Poems on the Underground
Poems on the Underground was launched in 1986, following an idea from the American writer Judith Chernaik, to bring poetry to a wider audience.
The programme helps to make journeys more stimulating and inspiring by showcasing a range of poetry in Tube train carriages across London. The poems are selected by Judith Chernaik and poets George Szirtes and Imtiaz Dharker.
Poems on the Underground highlights classical, contemporary and international work, by both famous and relatively unknown poets. It has been a great success and has inspired similar schemes in cities around the world, from New York to Shanghai. It's proved to be a great way of introducing the public to poetry, with passengers often wanting to read more.
The scheme is supported by TfL, Arts Council England and The British Council.
Poems on the Underground (Penguin, 2015) contains over 200 poems featured on the Tube and is available from the London Transport Museum shop and all good bookshops.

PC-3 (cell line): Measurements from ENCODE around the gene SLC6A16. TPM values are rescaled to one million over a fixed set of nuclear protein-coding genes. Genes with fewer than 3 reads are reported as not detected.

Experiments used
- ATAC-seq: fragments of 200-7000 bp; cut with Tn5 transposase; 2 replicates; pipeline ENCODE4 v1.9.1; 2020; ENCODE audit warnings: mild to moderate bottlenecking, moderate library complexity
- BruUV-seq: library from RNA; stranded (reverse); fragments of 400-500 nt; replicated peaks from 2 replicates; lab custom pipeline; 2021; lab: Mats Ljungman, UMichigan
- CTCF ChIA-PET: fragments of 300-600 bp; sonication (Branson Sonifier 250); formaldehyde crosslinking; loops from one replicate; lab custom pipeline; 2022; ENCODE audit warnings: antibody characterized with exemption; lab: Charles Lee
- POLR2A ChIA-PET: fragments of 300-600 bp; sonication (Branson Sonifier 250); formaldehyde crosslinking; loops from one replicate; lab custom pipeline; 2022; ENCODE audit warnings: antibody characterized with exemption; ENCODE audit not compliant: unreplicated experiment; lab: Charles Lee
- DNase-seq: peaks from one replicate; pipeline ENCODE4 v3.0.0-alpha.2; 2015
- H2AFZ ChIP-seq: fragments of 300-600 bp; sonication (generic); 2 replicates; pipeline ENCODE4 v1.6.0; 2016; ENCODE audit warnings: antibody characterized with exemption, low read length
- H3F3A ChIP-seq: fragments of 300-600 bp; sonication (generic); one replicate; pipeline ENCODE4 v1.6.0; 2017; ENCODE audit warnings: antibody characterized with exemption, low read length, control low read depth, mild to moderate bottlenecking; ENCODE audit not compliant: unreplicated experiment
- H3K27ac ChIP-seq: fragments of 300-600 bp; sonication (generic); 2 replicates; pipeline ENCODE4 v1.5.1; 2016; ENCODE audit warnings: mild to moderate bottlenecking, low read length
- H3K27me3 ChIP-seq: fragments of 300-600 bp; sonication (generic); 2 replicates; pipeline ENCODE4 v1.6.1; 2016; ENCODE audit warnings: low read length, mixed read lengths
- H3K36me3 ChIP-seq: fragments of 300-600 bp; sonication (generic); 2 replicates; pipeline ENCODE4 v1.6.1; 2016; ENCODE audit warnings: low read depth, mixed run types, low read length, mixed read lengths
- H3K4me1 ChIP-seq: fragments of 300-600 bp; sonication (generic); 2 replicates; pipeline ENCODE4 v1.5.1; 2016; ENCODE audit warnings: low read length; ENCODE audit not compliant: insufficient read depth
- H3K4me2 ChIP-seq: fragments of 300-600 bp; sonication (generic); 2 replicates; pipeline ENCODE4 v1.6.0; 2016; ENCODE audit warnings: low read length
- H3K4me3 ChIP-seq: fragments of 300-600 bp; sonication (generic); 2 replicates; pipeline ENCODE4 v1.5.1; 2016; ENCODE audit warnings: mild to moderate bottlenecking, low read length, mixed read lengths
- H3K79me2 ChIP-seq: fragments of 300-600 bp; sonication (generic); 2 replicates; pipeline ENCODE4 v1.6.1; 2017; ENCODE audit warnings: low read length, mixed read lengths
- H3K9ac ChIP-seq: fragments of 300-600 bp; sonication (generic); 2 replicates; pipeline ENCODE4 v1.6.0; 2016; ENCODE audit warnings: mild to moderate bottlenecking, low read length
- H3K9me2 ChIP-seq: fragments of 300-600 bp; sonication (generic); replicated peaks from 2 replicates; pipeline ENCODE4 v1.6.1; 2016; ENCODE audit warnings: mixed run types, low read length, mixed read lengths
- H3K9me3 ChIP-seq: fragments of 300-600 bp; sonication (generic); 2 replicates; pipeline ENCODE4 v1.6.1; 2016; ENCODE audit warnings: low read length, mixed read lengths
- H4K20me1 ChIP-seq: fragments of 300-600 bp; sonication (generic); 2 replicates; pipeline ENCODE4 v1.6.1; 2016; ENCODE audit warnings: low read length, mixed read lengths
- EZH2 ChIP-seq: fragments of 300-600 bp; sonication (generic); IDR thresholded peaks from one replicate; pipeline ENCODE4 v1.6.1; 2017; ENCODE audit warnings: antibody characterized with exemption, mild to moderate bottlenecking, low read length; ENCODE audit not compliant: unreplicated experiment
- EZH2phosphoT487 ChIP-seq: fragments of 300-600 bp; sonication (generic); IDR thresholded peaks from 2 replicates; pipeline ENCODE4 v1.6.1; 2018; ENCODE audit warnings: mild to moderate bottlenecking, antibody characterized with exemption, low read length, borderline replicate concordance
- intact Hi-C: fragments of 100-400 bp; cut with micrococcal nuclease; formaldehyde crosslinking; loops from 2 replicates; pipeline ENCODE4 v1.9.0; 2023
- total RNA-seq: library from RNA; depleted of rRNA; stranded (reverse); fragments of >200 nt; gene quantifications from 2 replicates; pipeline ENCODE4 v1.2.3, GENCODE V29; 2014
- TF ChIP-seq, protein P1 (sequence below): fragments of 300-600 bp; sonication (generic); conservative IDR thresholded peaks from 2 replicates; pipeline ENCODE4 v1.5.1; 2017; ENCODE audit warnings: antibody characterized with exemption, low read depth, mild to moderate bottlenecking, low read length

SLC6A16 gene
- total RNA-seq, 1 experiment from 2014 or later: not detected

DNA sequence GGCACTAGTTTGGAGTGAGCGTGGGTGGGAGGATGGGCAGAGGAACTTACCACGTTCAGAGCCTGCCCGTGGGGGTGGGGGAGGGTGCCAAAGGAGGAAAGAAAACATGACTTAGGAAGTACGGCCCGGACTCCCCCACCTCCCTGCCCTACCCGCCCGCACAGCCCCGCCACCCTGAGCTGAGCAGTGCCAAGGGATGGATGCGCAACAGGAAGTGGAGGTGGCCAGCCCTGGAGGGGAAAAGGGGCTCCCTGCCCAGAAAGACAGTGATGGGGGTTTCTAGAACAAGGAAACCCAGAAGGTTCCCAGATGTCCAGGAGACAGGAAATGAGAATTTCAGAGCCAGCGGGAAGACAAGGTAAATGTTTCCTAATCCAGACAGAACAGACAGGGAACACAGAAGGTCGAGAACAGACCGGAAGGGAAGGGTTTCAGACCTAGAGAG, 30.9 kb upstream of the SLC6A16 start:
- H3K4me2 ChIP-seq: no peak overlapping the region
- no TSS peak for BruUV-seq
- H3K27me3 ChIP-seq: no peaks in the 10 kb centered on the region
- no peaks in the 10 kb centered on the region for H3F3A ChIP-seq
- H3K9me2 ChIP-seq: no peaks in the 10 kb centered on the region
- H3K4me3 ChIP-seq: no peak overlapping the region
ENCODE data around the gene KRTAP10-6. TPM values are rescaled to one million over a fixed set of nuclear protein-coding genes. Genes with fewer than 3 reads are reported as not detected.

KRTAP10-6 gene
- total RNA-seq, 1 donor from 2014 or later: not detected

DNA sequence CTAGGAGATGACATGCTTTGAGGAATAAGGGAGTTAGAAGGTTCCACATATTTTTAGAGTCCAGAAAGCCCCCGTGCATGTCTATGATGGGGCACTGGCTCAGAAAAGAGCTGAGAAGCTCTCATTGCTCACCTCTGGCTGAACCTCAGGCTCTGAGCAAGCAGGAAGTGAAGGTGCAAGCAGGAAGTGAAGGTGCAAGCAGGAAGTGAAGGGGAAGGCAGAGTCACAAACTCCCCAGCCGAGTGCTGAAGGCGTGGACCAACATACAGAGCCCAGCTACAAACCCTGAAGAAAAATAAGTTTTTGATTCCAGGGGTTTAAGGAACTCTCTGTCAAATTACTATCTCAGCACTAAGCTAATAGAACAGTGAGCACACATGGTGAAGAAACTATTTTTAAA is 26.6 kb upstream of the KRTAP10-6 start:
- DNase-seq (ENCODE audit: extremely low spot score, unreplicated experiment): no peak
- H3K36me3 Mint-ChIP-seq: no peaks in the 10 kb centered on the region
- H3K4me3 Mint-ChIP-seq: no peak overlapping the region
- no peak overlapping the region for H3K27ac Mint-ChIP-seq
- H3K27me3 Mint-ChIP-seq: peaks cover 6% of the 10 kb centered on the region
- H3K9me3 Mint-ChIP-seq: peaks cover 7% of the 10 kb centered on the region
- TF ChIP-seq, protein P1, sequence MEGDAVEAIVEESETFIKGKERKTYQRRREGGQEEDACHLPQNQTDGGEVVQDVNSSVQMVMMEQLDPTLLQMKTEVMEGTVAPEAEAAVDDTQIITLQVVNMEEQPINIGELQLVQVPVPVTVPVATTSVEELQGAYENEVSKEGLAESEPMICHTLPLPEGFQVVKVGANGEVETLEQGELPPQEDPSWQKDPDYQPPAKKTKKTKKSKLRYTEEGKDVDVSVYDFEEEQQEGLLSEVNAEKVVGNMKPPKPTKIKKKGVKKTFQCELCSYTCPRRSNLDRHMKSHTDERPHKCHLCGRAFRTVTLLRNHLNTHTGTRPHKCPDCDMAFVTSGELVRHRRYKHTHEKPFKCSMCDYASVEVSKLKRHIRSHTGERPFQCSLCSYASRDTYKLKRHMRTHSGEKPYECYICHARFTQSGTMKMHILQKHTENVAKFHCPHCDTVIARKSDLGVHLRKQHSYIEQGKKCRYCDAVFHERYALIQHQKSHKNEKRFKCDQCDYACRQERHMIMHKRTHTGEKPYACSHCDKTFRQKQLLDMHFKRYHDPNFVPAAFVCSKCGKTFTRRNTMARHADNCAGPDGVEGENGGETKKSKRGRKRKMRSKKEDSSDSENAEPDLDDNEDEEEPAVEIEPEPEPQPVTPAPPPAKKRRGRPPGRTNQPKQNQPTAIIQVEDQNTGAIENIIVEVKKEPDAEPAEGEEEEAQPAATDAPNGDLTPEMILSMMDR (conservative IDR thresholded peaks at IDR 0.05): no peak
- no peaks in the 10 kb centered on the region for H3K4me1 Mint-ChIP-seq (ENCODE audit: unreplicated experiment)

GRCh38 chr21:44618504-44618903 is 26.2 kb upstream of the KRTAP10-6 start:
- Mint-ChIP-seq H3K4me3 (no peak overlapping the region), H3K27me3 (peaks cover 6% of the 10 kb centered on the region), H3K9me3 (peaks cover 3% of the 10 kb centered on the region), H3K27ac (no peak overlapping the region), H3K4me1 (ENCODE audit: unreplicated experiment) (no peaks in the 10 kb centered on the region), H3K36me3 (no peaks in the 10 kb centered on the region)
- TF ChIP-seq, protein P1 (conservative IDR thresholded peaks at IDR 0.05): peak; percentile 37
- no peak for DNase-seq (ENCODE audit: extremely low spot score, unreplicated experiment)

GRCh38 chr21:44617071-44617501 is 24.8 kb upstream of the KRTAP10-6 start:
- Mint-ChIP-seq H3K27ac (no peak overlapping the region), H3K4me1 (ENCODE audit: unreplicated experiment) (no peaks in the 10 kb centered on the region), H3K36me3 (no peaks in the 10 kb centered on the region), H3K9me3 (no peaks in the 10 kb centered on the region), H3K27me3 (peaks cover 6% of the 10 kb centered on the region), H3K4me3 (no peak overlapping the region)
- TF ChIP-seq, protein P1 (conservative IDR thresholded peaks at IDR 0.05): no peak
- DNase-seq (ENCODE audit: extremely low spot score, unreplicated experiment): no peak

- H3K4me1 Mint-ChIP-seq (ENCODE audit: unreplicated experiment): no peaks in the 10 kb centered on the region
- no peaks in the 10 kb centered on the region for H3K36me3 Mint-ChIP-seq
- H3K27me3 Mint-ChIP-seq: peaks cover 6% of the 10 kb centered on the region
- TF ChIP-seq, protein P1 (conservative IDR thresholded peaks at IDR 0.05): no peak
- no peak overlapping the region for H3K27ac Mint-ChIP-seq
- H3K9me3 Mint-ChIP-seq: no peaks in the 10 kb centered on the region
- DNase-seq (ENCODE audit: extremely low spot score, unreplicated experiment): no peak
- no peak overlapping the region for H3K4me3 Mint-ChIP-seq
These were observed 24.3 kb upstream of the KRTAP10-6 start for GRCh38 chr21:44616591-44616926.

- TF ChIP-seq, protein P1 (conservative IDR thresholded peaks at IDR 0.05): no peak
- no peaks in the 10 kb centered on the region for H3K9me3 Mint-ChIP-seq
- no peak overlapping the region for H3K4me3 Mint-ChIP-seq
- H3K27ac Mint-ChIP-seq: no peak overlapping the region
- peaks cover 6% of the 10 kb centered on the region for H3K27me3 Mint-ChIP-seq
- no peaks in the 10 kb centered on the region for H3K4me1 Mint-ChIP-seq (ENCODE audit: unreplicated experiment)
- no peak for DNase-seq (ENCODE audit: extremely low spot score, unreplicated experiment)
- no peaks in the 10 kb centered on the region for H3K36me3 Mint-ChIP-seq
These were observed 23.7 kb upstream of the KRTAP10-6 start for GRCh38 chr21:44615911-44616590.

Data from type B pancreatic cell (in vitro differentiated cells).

Our second set of Poems for 2017 celebrate Indian poetry. There are six Indian poems on the Underground in August. The distinguished contemporary Indian poets featured represent a broad range of voices from India herself and the huge Indian diaspora.
Three poems - Pilgrim, This Morning, and Approaching Fifty - include illustrations taken from David Gentleman's India, by kind permission of David Gentleman.
Pilgrim by Eunice de Souza (1940-2017)
This Morning by Mona Arshi
Today by Sujata Bhatt
The Butterfly by Arun Kolatkar (1932-2004)
Approaching Fifty by Arvind Krishna Mehrotra
Stationery by Agha Shahid Ali
Pilgrim by Eunice de Souza
The hills crawl with convoys.
Slow lights wind round
and down the dark ridges to yet another
The red god rock
watches all that passes.
He spoke once.
The blood-red boulders
are his witness.
God rock, I'm a pilgrim.
Tell me -
Where does the heart find rest?
Eunice de Souza
Celebrating London's diversity
A leaflet of London Poems on the Underground is still available at some Tube stations and public libraries. The poems are in support of the Mayor, Sadiq Kahn's campaign, #LondonIsOpen.
The poems celebrate the wonderful diversity of our great city, its squares, parks and markets, its vibrant present and its glorious past, its places and people, including the immigrant communities which have so greatly enriched London life and culture.